UK

7/7 inquests: Paramedic's 'concern' at ambulance wait

Tavistock Square after the bus bombing
Image caption Fifty-two people were killed by four suicide bombers on 7 July 2005

The first paramedic to attend the 7 July bus bombing has told the inquests she was "concerned" that it took nearly an hour for more ambulances to arrive.

But Jessica Ashford said she was "very surprised" to learn later about the delay, adding: "In my mind it might have only been 10 minutes."

She said the situation had been "very confusing" and her sense of time passing was "very blurry".

Thirteen people died when a number 30 bus was blown up in Tavistock Square.

Hasib Hussain was the last of the four suicide bombers to detonate his device on 7 July 2005 - in total, 52 people were killed and hundreds injured.

In December, another paramedic, Rachel Harris, told the inquests that her crew and three others watched the aftermath of the bombings on television for over an hour before being sent to help.

Ms Harris, who was based in Camden, north London, said: "We cover King's Cross, West End and Paddington regularly... why were we forgotten?"

Huge pressure

Mrs Ashford had been dispatched to the Russell Square bombing, but on the way she came across the wrecked bus in Tavistock Square.

She told the inquests the scene was "devastating" and described seeing body parts lying on the ground.

She and colleague Nadene Conway phoned their control room to report it at 0957 BST, and then after a quick reconnaissance, phoned again at 1005 BST to ask for back-up.

The court heard that another paramedic crew also "stumbled across" the scene at 1027 BST, but because of the huge pressure on the emergency services caused by the earlier Tube bombings, more ambulances were only formally dispatched at 1042 BST.

They arrived on the scene about 10 minutes after that.

Asked if she had been anxious during that wait, Mrs Ashford said: "Yes, I was concerned.

"It was a very confusing time.

"I was very surprised when after the incident someone told me they were the times the ambulances came to help, because in my mind it might have only been 10 minutes.

"Time was very blurry."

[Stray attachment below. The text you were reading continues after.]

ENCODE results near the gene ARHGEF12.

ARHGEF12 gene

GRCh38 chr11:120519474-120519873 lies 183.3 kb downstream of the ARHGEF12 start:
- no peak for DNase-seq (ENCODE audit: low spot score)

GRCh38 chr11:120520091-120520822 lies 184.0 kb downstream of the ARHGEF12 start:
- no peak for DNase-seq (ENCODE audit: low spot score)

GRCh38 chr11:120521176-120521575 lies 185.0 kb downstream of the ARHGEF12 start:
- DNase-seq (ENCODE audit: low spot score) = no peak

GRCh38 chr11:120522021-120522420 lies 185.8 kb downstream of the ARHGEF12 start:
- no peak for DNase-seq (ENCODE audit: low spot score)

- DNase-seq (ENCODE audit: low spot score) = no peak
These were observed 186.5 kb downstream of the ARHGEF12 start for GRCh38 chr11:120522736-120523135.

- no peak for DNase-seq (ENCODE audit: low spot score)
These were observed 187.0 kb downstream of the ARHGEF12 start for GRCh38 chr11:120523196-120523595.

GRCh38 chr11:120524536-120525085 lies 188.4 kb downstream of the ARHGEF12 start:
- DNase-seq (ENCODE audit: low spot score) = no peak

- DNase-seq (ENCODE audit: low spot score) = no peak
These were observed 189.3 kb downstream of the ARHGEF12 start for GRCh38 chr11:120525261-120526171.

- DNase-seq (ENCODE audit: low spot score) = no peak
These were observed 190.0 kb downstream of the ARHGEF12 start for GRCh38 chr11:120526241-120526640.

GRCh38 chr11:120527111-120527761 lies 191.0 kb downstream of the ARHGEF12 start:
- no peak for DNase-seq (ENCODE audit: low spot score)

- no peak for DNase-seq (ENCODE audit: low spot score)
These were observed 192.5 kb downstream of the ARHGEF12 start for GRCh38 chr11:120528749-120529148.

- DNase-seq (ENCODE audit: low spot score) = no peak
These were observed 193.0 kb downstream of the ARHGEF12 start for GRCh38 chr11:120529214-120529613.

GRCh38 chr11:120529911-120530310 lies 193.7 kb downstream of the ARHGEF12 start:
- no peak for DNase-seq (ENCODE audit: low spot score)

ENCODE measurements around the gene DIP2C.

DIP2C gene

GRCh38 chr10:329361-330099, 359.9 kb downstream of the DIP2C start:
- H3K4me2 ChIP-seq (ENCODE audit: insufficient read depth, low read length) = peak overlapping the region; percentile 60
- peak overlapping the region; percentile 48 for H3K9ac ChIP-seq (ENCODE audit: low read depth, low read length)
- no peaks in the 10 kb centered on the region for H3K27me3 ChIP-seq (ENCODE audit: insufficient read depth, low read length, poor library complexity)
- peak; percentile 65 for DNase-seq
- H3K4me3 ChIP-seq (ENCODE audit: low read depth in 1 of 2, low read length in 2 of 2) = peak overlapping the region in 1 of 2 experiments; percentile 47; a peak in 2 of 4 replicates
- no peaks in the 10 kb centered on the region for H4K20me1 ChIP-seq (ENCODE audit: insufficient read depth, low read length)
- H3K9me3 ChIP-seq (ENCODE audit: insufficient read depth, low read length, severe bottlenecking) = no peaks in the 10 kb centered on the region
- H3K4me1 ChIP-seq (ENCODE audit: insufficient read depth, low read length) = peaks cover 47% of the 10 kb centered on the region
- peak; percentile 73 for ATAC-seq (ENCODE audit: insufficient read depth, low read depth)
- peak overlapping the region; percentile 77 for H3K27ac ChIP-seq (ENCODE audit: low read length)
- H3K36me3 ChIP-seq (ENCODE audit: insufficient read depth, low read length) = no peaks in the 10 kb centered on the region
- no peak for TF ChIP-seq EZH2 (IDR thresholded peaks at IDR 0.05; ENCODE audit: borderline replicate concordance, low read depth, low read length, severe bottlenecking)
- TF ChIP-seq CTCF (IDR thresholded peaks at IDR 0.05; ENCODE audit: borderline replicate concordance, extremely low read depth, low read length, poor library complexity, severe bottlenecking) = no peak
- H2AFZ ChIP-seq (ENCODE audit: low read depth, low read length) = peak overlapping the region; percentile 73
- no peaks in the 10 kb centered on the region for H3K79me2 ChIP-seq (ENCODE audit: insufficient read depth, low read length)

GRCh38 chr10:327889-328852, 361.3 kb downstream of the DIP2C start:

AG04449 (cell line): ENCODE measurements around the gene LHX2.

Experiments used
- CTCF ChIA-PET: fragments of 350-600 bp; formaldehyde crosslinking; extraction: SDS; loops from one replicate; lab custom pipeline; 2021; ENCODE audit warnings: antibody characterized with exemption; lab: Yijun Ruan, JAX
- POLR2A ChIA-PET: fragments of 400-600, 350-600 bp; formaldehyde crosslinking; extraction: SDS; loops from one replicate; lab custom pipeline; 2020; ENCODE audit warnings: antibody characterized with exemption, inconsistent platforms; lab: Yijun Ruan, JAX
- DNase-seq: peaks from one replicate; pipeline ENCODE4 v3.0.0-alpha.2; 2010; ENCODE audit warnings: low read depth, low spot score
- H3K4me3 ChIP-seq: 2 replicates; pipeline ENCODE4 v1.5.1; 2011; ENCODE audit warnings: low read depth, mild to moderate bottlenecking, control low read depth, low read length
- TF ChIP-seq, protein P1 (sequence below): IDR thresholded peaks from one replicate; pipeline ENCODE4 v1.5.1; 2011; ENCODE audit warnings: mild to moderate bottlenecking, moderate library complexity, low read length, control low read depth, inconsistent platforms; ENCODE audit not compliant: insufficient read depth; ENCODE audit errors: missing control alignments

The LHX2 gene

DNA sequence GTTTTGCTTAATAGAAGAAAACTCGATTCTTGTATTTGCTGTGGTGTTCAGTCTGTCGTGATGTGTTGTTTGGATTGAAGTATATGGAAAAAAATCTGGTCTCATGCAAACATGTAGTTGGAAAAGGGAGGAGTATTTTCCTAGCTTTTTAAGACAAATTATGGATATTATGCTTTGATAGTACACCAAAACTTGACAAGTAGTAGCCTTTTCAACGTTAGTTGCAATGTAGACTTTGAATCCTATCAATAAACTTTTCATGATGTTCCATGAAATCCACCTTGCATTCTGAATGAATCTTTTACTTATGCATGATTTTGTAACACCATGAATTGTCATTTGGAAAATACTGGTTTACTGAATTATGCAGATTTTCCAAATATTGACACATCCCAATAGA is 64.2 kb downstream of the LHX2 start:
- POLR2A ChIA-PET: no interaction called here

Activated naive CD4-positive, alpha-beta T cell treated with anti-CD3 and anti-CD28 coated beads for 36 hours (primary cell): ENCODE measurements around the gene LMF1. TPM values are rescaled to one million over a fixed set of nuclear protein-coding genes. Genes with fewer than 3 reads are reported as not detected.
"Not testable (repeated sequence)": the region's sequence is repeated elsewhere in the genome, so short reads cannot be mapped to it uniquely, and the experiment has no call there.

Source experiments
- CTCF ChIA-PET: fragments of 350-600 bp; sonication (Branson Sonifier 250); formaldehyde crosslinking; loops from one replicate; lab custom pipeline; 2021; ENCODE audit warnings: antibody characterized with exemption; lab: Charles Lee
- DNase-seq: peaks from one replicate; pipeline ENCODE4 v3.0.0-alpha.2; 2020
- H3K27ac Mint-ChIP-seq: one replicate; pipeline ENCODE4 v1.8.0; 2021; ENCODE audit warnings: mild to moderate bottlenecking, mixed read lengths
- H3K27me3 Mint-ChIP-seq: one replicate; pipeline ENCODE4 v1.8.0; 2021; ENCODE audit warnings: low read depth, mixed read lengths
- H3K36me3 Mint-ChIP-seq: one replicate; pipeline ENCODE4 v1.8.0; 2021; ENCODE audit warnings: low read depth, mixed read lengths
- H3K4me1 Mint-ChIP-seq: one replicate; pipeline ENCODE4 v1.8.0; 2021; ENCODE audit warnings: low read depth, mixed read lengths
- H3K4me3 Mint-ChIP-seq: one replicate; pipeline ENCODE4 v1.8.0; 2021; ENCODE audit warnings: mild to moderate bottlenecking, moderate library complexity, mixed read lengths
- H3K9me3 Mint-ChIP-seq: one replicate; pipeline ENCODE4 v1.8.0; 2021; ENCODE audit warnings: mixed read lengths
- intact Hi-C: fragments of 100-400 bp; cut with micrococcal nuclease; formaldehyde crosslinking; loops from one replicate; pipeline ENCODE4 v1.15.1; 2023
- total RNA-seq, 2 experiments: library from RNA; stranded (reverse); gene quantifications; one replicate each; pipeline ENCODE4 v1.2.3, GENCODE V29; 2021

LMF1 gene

Mrs Ashford said she had very little contact with her control room after her initial calls because police ushered her inside the nearby British Medical Association building - for fear of a second bomb - and her only radio was inside her ambulance.

'Doing their best'

Concern about a lack of ambulances was also expressed in November by a paramedic called to the Edgware Road attack.

Image caption The bus was packed with people forced off the Tube by the earlier blasts

Graeme Baker told the inquests he understood that multiple blasts made the situation "very difficult", but said it was "frustrating" to hear later that "other stations just didn't attend or weren't doing anything".

But on Tuesday, the inquests heard evidence from Dr Ben Teasdale, a registrar at the nearby Royal London Hospital, who rushed to Tavistock Square by car to help the victims.

Asked whether he was concerned about the time it took for ambulances to arrive, he said: "I don't remember that as a conscious thought.

"I think, given everything that went on that day, I think everybody was doing the very best they could under difficult circumstances, and clearly everybody was stretched, traffic was bad, communications weren't great.

"I think everybody was doing the very best they could."

On Wednesday, details of the post-mortem examination performed on 18-year-old Hussain were read to the court.

The inquests heard that the extent of the bomber's injuries suggested he had been holding his device in front of him, or was leaning over it, when it detonated.

Among his possessions were a driving licence, a sports bar access card and a document from West Yorkshire Police relating to a caution he had been given for shoplifting in 2004.

The inquests are due to last until March.

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